Outputs the following:

Shift: 1, Count: 2, Level Id: 0, Level Type: 1, x2APIC: 33, Group: 16
Shift: 5, Count: 8, Level Id: 1, Level Type: 2, x2APIC: 33, Group: 1

This indicates that the hardware thread indicated by APIC 33 has the core id of 16 and socket id of 1. The socket and core ids aren't really references, but values that indicate threads have have the same id share that unit. This gets me most of the way there, I can group all of my threads into a hierarchy of cores and sockets. However there is one small niggle remaining. I need this code to run all of the CPUs on my system. On Linux this is reasonably simple, you count the number of CPUs then iterate through all of them and use the pthread_setaffinity_np(...) to specify specify which CPU to run the CPUID instructions on.

However, on Mac OS X actual thread affinity is not supported; just a mechanism logically grouping or separating threads, powerful in its own right, but not what I'm after here. This is where the Kernel module comes in. The XNU Kernel defines a funky little method called mp_rendevous(...). This method takes in a number function pointers. The key one (action_func), is run once on each of the CPUs. So to get the topology information for all of the CPUs we can use it like so:

Because the method mp_rendevous() is defined in the kernel the code above needs to be packaged as a kernel extension. Even then, getting access to the method is interesting. It's not defined in a header that can be easily included, however it is available at link time when compiling a kernel module. Therefore in order compile correctly, it's necessary to provide your own forward declaration of the method. The same is true of the cpu_number(). Calling into the kernel method from user space requires use of the IOKit framework, but I'll leave the details of that as an exercise for the reader.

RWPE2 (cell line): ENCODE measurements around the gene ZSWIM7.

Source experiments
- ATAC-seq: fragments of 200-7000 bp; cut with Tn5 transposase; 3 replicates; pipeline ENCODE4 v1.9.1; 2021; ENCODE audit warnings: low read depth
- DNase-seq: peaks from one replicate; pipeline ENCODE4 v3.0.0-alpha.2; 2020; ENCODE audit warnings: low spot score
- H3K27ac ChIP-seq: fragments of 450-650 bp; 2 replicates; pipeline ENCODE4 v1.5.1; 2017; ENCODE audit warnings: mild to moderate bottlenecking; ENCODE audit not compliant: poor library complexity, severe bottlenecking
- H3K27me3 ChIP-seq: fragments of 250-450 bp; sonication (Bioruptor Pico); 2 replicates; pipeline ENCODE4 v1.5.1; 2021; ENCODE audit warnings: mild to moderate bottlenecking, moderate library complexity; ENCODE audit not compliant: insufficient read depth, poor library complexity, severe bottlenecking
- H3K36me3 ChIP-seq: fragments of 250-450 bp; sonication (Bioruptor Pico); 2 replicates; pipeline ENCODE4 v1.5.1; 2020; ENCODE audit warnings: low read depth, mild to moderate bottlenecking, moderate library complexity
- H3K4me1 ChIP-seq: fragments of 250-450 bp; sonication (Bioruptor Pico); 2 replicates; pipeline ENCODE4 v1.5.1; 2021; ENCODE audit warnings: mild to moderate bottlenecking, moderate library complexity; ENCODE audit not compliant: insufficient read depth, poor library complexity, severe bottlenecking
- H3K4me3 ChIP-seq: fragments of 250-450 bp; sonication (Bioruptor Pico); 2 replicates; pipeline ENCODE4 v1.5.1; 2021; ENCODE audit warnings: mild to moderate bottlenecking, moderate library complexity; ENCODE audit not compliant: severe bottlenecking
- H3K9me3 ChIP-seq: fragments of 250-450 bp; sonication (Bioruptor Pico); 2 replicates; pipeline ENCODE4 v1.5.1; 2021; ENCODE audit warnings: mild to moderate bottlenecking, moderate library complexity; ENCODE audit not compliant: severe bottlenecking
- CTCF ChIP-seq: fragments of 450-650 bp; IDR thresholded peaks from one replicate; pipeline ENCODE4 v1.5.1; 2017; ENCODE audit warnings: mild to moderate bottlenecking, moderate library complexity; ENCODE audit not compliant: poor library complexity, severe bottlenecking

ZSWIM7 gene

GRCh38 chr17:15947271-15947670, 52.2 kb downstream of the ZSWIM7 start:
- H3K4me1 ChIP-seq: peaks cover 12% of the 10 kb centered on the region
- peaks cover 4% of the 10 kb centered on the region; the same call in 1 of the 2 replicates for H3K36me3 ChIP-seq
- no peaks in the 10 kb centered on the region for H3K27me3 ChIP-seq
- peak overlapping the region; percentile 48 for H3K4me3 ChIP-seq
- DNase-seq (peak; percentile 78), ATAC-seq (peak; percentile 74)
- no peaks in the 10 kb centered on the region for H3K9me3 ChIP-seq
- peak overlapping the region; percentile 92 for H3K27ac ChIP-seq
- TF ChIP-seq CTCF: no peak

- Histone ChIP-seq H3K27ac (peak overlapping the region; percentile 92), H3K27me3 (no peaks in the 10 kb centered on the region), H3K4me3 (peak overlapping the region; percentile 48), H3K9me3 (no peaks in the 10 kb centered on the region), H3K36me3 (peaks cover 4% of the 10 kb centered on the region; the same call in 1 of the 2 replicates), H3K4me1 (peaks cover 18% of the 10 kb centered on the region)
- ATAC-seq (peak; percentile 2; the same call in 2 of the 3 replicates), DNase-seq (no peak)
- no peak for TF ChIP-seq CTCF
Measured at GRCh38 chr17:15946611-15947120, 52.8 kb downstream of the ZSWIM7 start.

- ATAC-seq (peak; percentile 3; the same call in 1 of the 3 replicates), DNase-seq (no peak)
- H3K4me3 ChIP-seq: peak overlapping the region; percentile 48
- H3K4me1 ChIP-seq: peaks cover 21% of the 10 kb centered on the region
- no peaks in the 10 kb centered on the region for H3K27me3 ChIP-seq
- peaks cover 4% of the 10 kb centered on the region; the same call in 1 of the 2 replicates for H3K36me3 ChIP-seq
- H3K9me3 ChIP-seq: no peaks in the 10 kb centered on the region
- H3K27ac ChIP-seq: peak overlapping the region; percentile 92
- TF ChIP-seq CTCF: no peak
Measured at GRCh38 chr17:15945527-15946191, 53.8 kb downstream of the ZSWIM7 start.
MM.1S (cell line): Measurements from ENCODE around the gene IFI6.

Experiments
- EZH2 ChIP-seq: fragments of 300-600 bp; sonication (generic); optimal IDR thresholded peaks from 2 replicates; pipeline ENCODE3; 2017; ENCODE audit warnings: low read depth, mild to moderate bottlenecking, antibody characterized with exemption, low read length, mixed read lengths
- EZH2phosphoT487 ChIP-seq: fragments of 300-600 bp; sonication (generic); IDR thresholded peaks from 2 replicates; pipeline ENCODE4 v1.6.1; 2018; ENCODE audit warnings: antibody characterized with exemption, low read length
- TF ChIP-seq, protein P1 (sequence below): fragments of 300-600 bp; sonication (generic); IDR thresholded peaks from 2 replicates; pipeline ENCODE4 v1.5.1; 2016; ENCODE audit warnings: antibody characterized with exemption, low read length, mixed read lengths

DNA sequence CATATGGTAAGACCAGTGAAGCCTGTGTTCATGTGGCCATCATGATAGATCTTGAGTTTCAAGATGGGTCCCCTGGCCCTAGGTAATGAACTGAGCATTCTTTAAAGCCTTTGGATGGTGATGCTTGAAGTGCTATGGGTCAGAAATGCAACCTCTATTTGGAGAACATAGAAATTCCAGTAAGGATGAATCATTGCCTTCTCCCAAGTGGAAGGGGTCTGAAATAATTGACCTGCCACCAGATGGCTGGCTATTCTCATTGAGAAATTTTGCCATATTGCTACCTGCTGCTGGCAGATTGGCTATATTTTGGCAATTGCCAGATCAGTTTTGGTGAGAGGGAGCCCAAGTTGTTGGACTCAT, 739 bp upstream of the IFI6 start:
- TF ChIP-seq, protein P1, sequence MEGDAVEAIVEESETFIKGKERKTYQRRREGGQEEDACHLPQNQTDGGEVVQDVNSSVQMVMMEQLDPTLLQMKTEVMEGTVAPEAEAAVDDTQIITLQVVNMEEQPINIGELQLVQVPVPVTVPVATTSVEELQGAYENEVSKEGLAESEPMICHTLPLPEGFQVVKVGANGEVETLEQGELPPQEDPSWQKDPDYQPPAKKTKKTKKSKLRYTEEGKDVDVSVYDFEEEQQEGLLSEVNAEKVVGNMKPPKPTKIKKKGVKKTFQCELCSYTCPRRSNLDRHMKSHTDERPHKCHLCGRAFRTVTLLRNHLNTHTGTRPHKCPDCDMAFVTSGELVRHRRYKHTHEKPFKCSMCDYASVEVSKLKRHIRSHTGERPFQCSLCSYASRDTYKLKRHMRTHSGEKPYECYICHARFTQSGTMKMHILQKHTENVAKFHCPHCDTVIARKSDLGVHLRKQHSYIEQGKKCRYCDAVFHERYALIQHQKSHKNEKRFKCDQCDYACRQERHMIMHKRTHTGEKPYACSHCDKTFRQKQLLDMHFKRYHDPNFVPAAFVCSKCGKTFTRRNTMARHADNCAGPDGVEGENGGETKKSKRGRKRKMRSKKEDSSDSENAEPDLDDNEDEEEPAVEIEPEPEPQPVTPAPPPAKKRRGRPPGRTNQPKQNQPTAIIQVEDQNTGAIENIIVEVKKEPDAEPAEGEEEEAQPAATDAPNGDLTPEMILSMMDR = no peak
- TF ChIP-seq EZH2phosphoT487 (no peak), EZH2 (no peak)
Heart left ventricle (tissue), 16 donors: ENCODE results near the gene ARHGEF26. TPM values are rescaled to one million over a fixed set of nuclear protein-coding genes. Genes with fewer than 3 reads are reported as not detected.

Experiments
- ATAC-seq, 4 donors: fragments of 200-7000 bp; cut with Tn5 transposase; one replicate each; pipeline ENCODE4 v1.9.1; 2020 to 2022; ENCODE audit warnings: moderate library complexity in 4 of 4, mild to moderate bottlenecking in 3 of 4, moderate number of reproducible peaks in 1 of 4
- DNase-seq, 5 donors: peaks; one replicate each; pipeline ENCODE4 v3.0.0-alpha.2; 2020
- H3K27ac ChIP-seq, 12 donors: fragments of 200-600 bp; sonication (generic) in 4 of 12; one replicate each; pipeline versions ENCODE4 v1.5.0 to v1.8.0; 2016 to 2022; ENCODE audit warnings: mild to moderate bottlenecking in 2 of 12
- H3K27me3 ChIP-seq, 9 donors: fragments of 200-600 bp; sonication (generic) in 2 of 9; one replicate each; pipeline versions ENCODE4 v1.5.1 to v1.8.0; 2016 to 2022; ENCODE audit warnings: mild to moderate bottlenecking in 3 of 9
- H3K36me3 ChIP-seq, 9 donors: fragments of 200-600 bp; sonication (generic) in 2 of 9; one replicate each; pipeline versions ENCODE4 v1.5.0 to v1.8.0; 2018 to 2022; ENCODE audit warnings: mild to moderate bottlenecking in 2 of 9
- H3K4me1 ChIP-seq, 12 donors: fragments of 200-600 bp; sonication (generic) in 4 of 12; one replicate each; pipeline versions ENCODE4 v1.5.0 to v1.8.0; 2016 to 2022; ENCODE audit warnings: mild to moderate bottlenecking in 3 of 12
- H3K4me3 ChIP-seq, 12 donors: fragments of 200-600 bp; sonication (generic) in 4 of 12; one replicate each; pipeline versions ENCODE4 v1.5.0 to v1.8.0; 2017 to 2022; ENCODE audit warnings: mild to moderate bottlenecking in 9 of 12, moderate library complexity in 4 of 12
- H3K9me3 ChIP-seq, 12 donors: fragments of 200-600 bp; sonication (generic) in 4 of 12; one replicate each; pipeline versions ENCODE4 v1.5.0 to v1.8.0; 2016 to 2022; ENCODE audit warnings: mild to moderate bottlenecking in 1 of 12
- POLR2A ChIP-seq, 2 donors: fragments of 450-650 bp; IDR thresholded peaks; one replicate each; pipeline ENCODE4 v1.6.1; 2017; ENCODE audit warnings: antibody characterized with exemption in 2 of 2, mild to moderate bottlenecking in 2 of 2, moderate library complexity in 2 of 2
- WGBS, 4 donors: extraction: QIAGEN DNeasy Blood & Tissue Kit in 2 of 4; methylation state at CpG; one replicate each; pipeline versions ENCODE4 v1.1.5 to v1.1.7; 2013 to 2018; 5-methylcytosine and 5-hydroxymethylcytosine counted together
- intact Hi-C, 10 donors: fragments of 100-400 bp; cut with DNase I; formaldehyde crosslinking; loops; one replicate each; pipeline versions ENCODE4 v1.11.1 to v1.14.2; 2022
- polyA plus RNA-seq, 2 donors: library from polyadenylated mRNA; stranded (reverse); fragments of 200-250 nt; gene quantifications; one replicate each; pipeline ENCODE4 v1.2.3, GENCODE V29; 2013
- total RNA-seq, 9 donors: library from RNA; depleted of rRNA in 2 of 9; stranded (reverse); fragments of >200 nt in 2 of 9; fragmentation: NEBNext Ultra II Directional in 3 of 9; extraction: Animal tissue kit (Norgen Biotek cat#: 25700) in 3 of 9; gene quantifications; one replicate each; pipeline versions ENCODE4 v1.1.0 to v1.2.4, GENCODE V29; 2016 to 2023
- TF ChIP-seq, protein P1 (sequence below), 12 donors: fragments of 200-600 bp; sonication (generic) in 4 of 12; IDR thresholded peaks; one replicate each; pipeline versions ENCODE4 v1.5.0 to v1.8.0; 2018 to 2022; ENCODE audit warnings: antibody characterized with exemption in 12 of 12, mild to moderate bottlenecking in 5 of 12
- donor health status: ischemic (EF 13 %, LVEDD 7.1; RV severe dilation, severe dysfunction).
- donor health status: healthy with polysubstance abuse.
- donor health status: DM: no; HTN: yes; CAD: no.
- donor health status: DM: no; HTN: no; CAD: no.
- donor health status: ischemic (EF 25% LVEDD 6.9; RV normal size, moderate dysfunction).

cynikal said...

13 You mentioned calling into kernel code from user space requires IOKit.framework.. is that to suggest that one could do this w/o having to create a kernel module? Or to access the functionality of your kernel module is tricky?

Could you expand on this please? I want to do something similar except instead of cpuid, i want to read some c state residency msr and other performance counters. The lack of user-space affinity support makes this tricky getting the counter off the right logical proc/cores :-\

Michael Barker said...

To read MSR values it has to be done in the kernel as rdmsr and wrmsr are ring 0 instructions. If you are running linux then you can use the /proc/cpu/XX/msr file system. On Mac OS X you need your own kernel module. I did a bit of hacking using MSRTool to get some information. Be very careful though, you give it an invalid MSR number and it will panic your kernel.

Unknown said...

Hi Michael,

Thanks for this valuable post.

Could you please share the complete source and show us how to really map threads on CPU cores?

Thx in advance and happy new year.

The Geeks said...

hi...Im student from Informatics engineering nice article,
thanks for sharing :)

The Geeks said...

hi...Im student from Informatics engineering nice article,
thanks for sharing :)